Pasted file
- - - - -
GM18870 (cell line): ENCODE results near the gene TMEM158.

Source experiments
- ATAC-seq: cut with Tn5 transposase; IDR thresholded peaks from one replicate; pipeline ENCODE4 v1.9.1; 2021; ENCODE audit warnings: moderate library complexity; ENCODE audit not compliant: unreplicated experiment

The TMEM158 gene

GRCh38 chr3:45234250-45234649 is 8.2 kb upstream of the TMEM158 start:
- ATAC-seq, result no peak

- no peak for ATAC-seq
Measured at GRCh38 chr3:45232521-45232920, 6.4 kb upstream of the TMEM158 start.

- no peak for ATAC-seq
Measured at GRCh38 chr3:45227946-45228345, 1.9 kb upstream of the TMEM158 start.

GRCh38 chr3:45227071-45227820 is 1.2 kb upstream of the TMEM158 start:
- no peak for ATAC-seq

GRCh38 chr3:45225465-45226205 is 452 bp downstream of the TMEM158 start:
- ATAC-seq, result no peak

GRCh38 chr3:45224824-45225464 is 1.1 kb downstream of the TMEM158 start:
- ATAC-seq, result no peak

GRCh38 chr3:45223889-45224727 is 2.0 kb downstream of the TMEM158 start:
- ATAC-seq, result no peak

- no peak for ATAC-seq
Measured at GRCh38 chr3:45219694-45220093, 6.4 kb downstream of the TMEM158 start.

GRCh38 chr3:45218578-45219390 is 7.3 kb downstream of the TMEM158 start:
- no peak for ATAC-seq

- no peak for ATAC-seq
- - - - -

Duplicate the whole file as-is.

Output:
GM18870 (cell line): ENCODE results near the gene TMEM158.

Source experiments
- ATAC-seq: cut with Tn5 transposase; IDR thresholded peaks from one replicate; pipeline ENCODE4 v1.9.1; 2021; ENCODE audit warnings: moderate library complexity; ENCODE audit not compliant: unreplicated experiment

The TMEM158 gene

GRCh38 chr3:45234250-45234649 is 8.2 kb upstream of the TMEM158 start:
- ATAC-seq, result no peak

- no peak for ATAC-seq
Measured at GRCh38 chr3:45232521-45232920, 6.4 kb upstream of the TMEM158 start.

- no peak for ATAC-seq
Measured at GRCh38 chr3:45227946-45228345, 1.9 kb upstream of the TMEM158 start.

GRCh38 chr3:45227071-45227820 is 1.2 kb upstream of the TMEM158 start:
- no peak for ATAC-seq

GRCh38 chr3:45225465-45226205 is 452 bp downstream of the TMEM158 start:
- ATAC-seq, result no peak

GRCh38 chr3:45224824-45225464 is 1.1 kb downstream of the TMEM158 start:
- ATAC-seq, result no peak

GRCh38 chr3:45223889-45224727 is 2.0 kb downstream of the TMEM158 start:
- ATAC-seq, result no peak

- no peak for ATAC-seq
Measured at GRCh38 chr3:45219694-45220093, 6.4 kb downstream of the TMEM158 start.

GRCh38 chr3:45218578-45219390 is 7.3 kb downstream of the TMEM158 start:
- no peak for ATAC-seq

- no peak for ATAC-seq